Monday’s announcement that Sears would file for bankruptcy and close 142 stores came as little surprise to anyone who has followed the retail giant’s collapse in recent years. Still, the news inspired a wave of nostalgia for a company that sold an ideal of middle-class life to generations of Americans.
A lesser-known aspect of Sears’s 125-year history, however, is how the company revolutionized rural black Southerners’ shopping patterns in the late 19th century, subverting racial hierarchies by allowing them to make purchases by mail or over the phone and avoid the blatant racism that they faced at small country stores.
“What most people don’t know is just how radical the catalogue was in the era of Jim Crow,” Louis Hyman, an associate professor of history at Cornell University, wrote in a Twitter thread that was shared more than 7,000 times Monday in the wake of the news of Sears’s demise. By allowing African Americans in Southern states to avoid price gouging and condescending treatment at their local stores, he wrote, the catalogue “undermined white supremacy in the rural South.”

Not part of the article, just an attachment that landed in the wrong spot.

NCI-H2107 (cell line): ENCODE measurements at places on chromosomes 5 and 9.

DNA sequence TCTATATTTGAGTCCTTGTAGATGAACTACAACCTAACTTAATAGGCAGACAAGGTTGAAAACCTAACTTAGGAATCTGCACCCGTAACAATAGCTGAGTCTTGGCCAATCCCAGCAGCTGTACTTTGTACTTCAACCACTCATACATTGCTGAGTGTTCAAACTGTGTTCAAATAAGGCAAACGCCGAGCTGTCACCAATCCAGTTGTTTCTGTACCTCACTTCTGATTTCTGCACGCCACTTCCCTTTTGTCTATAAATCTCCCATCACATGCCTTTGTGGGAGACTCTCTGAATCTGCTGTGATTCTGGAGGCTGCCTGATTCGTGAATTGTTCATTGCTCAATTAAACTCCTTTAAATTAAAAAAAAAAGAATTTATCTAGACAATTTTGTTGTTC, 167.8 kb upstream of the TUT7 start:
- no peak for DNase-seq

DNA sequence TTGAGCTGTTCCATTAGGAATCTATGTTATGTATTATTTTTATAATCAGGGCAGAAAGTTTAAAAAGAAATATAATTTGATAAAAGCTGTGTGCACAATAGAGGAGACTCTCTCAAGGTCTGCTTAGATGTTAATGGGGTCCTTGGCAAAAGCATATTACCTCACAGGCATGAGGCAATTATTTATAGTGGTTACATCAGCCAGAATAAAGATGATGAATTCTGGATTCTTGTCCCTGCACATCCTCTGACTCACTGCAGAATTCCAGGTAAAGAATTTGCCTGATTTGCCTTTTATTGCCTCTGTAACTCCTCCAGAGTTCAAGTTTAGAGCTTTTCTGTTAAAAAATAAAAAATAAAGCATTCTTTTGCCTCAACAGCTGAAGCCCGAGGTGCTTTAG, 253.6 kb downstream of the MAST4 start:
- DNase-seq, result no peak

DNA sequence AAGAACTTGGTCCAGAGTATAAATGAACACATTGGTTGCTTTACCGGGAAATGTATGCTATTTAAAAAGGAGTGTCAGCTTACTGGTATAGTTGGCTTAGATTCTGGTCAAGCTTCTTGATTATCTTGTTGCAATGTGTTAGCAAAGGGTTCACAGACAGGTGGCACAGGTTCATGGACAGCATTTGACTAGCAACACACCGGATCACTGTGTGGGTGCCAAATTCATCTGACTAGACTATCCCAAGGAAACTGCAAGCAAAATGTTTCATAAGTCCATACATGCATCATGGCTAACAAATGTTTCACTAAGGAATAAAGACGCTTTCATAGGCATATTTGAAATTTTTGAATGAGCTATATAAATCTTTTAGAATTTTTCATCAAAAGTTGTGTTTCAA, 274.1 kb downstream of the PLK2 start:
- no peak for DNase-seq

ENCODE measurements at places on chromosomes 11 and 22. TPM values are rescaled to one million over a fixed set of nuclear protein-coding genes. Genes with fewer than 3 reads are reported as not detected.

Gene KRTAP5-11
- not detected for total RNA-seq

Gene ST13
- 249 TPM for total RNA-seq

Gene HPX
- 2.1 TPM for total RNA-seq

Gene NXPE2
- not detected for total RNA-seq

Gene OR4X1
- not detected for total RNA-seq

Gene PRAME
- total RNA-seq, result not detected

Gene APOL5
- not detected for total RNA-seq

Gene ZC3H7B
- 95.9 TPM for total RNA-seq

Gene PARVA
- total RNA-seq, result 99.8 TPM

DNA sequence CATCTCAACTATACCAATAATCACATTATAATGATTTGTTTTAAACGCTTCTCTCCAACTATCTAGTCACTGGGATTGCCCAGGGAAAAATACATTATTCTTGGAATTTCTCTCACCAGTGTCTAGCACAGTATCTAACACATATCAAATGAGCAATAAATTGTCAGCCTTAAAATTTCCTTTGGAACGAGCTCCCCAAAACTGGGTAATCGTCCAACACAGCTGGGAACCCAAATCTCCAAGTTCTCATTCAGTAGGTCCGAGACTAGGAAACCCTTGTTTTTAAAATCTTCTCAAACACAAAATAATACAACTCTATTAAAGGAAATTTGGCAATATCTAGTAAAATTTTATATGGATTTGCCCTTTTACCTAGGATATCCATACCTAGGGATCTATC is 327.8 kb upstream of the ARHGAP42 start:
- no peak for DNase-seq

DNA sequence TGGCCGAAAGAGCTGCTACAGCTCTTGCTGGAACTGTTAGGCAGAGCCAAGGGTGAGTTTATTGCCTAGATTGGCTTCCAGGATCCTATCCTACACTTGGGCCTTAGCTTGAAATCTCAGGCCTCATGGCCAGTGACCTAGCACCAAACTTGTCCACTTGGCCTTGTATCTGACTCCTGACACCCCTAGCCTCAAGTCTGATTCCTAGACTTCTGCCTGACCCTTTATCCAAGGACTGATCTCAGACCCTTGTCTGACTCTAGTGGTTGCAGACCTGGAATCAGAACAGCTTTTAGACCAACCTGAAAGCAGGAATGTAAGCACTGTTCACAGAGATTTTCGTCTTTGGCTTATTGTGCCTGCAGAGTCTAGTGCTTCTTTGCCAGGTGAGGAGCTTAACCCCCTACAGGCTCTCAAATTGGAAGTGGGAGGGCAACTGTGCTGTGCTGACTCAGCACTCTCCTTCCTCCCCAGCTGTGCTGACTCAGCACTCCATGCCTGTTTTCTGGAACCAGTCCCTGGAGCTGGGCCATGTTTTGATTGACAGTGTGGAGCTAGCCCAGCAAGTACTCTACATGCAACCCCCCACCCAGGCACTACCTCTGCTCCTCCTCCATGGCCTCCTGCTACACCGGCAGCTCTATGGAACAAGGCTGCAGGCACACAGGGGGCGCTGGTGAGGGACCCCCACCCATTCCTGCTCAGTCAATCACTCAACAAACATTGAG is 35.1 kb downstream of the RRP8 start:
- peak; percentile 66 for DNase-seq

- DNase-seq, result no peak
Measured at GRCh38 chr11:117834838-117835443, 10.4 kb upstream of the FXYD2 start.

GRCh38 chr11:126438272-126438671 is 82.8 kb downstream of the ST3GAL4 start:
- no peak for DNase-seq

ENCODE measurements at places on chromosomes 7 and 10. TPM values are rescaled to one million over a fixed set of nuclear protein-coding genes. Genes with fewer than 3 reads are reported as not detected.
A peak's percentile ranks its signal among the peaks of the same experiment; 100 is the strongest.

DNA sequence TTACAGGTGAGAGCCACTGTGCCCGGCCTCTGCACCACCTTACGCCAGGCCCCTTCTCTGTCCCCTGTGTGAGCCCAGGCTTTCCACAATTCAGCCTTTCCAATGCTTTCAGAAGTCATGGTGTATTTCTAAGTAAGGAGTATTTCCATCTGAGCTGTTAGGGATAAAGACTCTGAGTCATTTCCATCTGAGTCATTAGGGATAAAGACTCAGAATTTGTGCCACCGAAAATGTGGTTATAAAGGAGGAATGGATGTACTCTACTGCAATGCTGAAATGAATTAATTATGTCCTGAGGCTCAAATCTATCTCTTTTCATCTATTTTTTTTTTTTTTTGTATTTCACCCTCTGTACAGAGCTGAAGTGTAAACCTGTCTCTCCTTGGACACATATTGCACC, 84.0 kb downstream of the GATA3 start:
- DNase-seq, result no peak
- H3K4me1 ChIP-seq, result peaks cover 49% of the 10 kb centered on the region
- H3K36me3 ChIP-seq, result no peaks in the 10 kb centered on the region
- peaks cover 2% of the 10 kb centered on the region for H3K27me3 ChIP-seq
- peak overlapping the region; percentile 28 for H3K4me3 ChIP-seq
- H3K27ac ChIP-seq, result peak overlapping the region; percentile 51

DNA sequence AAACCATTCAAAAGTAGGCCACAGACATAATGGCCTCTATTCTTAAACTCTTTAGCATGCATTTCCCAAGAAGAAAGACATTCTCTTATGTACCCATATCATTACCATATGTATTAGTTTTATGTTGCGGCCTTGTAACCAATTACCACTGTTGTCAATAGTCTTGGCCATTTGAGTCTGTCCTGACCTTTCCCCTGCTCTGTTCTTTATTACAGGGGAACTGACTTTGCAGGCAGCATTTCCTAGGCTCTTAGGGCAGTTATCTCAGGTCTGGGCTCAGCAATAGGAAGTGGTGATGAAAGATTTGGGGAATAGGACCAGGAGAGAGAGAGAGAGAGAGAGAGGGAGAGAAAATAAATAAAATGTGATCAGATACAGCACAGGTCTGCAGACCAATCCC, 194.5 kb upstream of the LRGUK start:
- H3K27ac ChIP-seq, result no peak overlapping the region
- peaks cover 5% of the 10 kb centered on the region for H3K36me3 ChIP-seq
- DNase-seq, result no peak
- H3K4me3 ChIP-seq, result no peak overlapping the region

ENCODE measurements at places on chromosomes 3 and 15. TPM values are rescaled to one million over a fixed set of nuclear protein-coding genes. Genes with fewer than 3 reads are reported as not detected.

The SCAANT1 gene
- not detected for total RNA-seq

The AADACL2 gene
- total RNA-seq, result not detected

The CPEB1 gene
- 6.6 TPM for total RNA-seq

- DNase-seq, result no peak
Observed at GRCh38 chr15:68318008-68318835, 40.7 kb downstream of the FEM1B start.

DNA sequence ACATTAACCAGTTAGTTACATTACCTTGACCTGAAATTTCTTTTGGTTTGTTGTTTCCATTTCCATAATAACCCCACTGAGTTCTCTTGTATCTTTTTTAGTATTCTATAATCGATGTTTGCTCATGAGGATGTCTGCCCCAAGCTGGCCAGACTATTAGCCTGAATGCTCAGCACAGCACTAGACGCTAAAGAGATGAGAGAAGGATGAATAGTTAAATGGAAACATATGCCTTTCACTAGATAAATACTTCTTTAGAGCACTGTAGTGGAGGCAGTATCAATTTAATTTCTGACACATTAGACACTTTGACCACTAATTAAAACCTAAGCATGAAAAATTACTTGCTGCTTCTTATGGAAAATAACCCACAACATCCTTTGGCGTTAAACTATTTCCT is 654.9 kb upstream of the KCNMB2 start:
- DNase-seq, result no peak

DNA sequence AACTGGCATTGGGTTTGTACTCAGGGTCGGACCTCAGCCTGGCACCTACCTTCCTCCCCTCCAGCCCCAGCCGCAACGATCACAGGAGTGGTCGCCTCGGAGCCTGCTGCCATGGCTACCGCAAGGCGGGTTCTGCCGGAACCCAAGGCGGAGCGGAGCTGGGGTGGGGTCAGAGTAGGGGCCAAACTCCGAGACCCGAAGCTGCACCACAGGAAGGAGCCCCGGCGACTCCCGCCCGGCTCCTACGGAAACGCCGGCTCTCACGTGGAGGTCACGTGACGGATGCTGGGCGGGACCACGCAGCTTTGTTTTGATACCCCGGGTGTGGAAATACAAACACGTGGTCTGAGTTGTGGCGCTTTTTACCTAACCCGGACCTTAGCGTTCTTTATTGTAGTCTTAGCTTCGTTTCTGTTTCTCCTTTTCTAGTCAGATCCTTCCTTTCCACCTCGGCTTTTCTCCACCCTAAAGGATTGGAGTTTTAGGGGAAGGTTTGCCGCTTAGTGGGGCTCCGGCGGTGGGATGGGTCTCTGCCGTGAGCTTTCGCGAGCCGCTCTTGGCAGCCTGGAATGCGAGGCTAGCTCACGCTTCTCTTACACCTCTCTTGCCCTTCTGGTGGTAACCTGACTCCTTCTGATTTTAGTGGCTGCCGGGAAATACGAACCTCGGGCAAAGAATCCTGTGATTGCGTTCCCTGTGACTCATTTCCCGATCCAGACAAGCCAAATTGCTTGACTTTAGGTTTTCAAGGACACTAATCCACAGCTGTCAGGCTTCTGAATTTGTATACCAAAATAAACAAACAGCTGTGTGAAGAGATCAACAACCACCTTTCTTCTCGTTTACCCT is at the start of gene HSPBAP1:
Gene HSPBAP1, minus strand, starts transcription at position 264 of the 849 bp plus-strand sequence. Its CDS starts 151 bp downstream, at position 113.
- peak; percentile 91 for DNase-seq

As historians of the Jim Crow era have documented, purchasing everyday household goods was often an exercise in humiliation for African Americans in the South. Before the advent of the mail-order catalogue, rural black Southerners typically only had the option of shopping at white-owned general stores — often run by the owner of the same farm where they worked as sharecroppers. Those store owners frequently determined what African Americans could buy by limiting how much credit they would extend.